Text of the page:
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Special Report

Special Report: How Women Are Breaking the Bias in 2022

With women preparing to play a greater role in controlling wealth, here’s a look at the state of women and investing today.

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Women account for half of the world population. Yet, they are less prepared financially than men, with lower lifetime earnings, wage inequality, and reduced prospects for high-paying corporate management roles compared with men.

Soon, women will play a bigger role in the world’s wealth. They’ll take control of more baby boomer assets, and, increasingly, they take the role of family breadwinners. And so, in honor of International Women’s Day on March 8, Morningstar is examining women and investing from a variety of angles.

In the coming days, we’ll share some easy ways for women to improve their retirement preparedness. Behavioral researchers Samantha Lamas and Sarah Newcomb talk about what advisors need to know to help. The corporate world increasingly believes that women are worthy investments.

Slowly, women are populating the C-suite. Until recently, as author Jackie Cook details, the pay gap between men and women in the corporate C-suite was narrowing, and the number of female named executive officers has been rising, albeit at a relaxed pace. That changed, partly because the pandemic hit women hard. Hopefully, it will reverse again.

Among the women running companies that belong in the investor portfolio, for example, are Linda Rendle of Clorox (CLX), Emma Walmsley of GlaxoSmithKline (GSK), and Michele Buck of Hershey (HSY). As director of content Susan Dziubinski writes, all are companies deemed by Morningstar to have durable advantages and worthy of holding over the long term.

Plenty of studies show the advantages of promoting gender diversity. Increasing the number of women managers leads to better decision-making, moderates overconfidence, and curbs groupthink. Indeed, Christine Lagarde, president of the European Central Bank, has said that more women in top roles at banks--if the signs read “Lehman Sisters,” for example--might have forestalled the financial crisis.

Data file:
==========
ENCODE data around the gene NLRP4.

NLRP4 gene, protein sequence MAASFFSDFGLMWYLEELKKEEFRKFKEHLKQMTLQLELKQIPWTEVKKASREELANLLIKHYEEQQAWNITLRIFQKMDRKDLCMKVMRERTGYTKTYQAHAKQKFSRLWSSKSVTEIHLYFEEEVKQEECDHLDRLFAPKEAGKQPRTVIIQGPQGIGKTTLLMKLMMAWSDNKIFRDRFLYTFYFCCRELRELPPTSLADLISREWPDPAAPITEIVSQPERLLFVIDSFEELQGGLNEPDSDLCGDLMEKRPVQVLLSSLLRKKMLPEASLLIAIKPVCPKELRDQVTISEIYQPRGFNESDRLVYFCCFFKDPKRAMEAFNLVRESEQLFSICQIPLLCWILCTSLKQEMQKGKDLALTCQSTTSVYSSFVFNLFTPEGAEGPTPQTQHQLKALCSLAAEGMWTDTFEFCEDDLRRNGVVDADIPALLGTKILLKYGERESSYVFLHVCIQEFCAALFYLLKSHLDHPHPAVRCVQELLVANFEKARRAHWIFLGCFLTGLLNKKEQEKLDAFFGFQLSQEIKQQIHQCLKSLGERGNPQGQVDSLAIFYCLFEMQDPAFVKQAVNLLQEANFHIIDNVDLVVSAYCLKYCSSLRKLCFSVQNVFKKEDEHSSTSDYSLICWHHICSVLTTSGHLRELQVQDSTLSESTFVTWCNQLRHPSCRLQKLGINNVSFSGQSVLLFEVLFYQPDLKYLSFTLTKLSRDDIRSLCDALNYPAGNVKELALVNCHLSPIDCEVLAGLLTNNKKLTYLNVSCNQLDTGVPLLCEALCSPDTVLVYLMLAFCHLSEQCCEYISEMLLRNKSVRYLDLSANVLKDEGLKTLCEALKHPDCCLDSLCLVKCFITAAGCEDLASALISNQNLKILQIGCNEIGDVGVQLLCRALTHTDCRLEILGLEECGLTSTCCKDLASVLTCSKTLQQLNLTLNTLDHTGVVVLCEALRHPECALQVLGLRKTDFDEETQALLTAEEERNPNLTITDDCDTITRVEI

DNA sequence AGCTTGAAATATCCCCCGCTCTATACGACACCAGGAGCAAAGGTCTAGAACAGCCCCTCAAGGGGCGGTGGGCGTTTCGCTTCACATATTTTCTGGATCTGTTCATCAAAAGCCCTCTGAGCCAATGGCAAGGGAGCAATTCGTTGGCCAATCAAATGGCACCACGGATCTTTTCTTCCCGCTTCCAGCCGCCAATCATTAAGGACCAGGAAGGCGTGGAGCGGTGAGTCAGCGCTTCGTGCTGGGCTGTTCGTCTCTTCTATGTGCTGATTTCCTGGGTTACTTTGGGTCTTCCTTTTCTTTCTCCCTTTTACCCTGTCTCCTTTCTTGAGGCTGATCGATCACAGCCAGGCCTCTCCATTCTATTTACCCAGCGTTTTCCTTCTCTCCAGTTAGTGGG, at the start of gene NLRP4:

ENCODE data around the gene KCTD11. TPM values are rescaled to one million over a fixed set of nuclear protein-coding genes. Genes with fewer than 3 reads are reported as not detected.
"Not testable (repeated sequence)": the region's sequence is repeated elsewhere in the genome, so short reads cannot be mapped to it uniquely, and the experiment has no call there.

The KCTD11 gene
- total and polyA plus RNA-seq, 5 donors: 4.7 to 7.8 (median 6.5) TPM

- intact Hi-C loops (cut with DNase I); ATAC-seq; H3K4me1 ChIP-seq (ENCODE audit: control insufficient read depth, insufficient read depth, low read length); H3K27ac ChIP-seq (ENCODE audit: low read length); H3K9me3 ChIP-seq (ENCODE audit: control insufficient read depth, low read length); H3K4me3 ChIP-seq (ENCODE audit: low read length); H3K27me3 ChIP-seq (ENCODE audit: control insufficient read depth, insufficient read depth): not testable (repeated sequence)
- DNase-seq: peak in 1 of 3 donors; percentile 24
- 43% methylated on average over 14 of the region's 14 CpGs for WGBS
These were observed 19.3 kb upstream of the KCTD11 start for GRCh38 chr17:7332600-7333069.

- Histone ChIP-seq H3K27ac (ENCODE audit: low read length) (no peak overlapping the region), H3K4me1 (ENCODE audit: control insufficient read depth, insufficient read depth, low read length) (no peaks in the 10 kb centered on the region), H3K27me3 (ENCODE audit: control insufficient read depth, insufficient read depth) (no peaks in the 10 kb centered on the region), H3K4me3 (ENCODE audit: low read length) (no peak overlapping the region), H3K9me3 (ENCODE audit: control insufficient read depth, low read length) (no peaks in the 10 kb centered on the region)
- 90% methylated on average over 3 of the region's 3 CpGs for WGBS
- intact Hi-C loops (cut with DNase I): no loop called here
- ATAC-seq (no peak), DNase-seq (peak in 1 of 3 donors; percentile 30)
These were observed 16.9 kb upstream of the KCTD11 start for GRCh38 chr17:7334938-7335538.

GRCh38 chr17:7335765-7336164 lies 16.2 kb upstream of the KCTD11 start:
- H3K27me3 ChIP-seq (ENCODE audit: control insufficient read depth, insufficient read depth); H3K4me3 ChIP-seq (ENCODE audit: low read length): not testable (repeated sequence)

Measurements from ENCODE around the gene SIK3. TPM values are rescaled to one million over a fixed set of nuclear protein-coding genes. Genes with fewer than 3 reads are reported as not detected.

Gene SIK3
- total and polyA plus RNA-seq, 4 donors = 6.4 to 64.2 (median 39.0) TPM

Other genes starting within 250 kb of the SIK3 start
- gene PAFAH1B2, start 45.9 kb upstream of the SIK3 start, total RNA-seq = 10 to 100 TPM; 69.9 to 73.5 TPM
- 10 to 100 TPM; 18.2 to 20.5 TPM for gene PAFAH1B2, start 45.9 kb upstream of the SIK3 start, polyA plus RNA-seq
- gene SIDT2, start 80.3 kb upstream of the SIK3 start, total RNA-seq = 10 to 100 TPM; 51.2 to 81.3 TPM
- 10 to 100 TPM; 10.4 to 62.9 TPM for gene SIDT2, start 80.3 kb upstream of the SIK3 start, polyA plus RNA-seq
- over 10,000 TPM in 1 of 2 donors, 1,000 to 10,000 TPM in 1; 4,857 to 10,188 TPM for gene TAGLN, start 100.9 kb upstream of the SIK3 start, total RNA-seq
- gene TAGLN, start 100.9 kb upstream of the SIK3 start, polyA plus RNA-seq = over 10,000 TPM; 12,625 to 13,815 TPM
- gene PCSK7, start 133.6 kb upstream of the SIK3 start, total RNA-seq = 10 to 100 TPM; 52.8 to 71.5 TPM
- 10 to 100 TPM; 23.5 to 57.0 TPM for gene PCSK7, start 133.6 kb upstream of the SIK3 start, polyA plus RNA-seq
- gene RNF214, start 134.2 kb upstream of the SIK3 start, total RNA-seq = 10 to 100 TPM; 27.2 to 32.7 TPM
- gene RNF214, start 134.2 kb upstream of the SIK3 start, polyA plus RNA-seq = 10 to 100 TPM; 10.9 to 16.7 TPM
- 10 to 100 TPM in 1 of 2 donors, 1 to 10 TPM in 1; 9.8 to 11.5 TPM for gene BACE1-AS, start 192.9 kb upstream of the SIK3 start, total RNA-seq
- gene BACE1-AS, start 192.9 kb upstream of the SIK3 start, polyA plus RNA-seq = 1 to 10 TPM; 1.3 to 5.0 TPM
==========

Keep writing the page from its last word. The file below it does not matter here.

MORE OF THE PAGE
Companies with high levels of gender diversity, and policies that promote it, are also likely to attract younger employees. They have higher levels of job satisfaction and retention, according to Catalyst, a nonprofit that promotes workplace inclusion.

“Any time you add anyone who has a different experience, perspective, or educational background, you can take advantage of it to come up with better ideas,” says Frannie Besztery, head of Morningstar Direct and a member of Morningstar’s senior leadership team. “It gives us more tools to solve problems when there are multiple angles from which to attack it.”

And it also helps protect against a variety of risks. Lack of gender diversity, as editorial manager Sara Silano describes, is a human capital risk that companies must address. And thanks to the #MeToo movement, it’s believed that gender diversity, particularly in upper management, can help curb once-common corporate behaviors such as sexual harassment. Says Julie Gorte, senior vice president for sustainable investing at Impax, which advises Pax World Funds: “With more women in positions of power, it becomes a signal that the woman you harass today could be your boss tomorrow.” Editorial manager Ruth Saldhana and I explain how sexual misconduct became a major business risk.

Investors are also paying attention to gender risk.

One strategy to improve gender diversity and wage parity is so-called gender-lens investing. Data journalist Margaret Giles digs deeper into this small, but growing, corner of the investment universe. In many cases, the approach has paid off: The Morningstar Women’s Empowerment Index, which provides exposure to companies with strong gender diversity policies, has consistently outperformed the broad U.S. Market Index since its launch in 2018.